Six airbags in all are standard, including side and side-curtain bags; so are anti-lock brakes and stability control, as well as active headrests.

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2014 Hyundai Accent

Features

The Accent is no longer one of the cheap skates of the market; but it now offers a slew of standard features -- some of which aren't expected in this class.

The 2014 Hyundai Accent remains offered in three different trim levels: GLS, GS, and SE. Sedans are the budget-priced entry models; they're only offered in the most frugal GLS trim, but if you want a hatchback you need to step up to either the mid-range GS or premium SE.

For 2013, Hyundai added a bunch of additional standard features (including air conditioning and power accessories), while raising the base price about $2,000. This year the changes are relatively minimal, with an updated-and-improved base audio system, a new one-touch turn signal, sliding sun visors, and a driver's blind-spot mirror. 

The base GLS sedan is pretty well equipped, as it is. An audio system with satellite radio, a CD player, and a USB port; heated side mirrors; air conditioning; and remote keyless entry are all among the included features. Add the Premium package, and you'll get steering-wheel audio controls, Bluetooth, cruise control, fog lights, rear disc brakes, and 16-inch wheels.

In the five-door Accent, the base version is the GS. That model does have many of the same features as the GLS--including a rear defroster and the same 172-watt sound system with satellite radio plus iPod and USB connectivity.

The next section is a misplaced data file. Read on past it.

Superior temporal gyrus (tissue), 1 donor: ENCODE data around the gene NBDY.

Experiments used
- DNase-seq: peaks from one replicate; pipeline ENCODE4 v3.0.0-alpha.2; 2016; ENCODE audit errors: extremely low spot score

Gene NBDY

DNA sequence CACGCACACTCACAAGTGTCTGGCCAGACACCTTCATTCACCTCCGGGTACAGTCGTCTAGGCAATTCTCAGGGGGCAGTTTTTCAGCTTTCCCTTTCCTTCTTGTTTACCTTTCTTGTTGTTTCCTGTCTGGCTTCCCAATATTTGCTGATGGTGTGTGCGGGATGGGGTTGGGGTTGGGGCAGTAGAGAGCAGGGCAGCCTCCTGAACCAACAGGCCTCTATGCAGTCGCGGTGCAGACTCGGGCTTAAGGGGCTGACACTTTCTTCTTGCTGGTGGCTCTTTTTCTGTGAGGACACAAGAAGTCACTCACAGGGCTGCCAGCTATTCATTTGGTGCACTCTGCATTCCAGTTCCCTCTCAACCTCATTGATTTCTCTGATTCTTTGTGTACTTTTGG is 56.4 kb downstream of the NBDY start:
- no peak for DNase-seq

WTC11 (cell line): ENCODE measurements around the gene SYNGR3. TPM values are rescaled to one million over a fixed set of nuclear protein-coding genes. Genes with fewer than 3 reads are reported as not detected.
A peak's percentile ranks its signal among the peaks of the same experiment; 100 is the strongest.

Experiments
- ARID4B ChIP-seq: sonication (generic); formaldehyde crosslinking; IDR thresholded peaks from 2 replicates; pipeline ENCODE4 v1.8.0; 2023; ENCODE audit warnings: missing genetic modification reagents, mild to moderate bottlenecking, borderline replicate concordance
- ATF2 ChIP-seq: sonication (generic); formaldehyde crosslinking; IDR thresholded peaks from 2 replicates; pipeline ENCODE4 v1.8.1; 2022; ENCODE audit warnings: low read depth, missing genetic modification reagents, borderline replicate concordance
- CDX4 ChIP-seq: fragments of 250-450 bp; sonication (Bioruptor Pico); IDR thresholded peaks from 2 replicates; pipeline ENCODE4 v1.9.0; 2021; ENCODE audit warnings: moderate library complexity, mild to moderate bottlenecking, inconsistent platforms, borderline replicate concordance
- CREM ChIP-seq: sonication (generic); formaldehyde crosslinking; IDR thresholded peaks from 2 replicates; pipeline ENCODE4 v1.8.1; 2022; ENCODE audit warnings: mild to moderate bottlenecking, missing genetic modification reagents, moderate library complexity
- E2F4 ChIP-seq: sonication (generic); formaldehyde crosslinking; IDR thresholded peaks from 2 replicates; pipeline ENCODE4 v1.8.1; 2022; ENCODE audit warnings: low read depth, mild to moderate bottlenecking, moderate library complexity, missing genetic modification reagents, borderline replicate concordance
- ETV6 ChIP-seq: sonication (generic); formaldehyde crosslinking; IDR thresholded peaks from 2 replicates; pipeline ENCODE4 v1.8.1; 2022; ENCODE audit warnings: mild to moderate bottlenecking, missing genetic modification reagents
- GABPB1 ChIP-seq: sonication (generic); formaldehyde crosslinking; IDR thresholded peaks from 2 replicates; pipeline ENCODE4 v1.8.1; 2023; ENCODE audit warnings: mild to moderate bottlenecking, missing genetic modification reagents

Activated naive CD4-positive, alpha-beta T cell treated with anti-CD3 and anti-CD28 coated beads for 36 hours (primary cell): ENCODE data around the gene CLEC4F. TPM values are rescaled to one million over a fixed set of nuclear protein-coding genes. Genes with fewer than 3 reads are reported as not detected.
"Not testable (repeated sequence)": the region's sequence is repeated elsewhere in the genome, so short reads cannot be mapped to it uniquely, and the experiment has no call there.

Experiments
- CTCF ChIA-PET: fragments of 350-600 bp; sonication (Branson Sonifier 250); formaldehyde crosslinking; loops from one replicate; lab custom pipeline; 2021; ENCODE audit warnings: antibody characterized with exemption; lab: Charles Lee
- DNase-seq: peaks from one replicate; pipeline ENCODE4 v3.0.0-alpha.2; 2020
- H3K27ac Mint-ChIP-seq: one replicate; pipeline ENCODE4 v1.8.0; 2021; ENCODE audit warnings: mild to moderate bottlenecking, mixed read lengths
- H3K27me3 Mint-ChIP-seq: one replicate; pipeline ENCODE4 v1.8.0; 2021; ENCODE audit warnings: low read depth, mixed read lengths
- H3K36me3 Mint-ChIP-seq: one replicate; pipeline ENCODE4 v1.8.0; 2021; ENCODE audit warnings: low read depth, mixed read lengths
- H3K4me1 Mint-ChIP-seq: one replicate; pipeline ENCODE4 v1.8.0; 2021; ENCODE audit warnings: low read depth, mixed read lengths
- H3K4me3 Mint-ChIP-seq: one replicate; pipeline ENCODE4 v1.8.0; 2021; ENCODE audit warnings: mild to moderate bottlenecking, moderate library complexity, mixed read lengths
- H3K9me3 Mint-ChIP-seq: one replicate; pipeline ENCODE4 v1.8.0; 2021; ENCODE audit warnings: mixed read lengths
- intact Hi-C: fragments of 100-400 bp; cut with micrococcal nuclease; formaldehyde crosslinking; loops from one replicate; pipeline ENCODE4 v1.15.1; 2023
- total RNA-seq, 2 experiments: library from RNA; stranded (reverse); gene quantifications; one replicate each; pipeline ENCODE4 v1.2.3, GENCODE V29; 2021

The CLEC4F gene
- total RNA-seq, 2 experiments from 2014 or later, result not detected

The five-door Accent SE is the sportier, top-of-the-line model and gets a sliding armrest, 16-inch wheels, sport-tuned steering, heated side mirrors, fog lamps, and other appearance upgrades. Even after adding an automatic transmission--making the most expensive Accent you can buy--the SE tops out at less than $18k.

For 2014, the SE gets a new B&M racing sport shifter, while five-door SE and four-door Premium models get new projector headlamps with LED accents, a driver's side auto-up window, and a tilt/telescopic steering wheel.
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2014 Hyundai Accent

Fuel Economy

With EPA ratings ranging up to 37 mpg highway, the Accent is fuel-efficient but by no means best in class.

You can opt for either the manual gearbox or the automatic transmission, with a standard or a sporty suspension, and in either case the 2014 Accent is rated at 28 mpg in the city, 37 mpg on the highway.

With the manual gearbox, you get an "eco" shift light to help train you to use less fuel, though, while the automatic has an ActiveEco button that triggers early upshifts to improve gas mileage.

Compared to other vehicles in its size and price class, these numbers are competitive, but definitely not the best. We've seen close to the EPA numbers, provided we can keep the revs relatively low.

That leaves a pretty long driving range. Fill up the tank and the Accent could go as far as 400 miles without another stop. Wring it out, or leave in Sport, and you're sure to land at the lower end of that scale however

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7.2
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Styling 8.0
Performance 6.0
Comfort & Quality 7.0
Safety 7.0
Features 8.0
Fuel Economy 8.0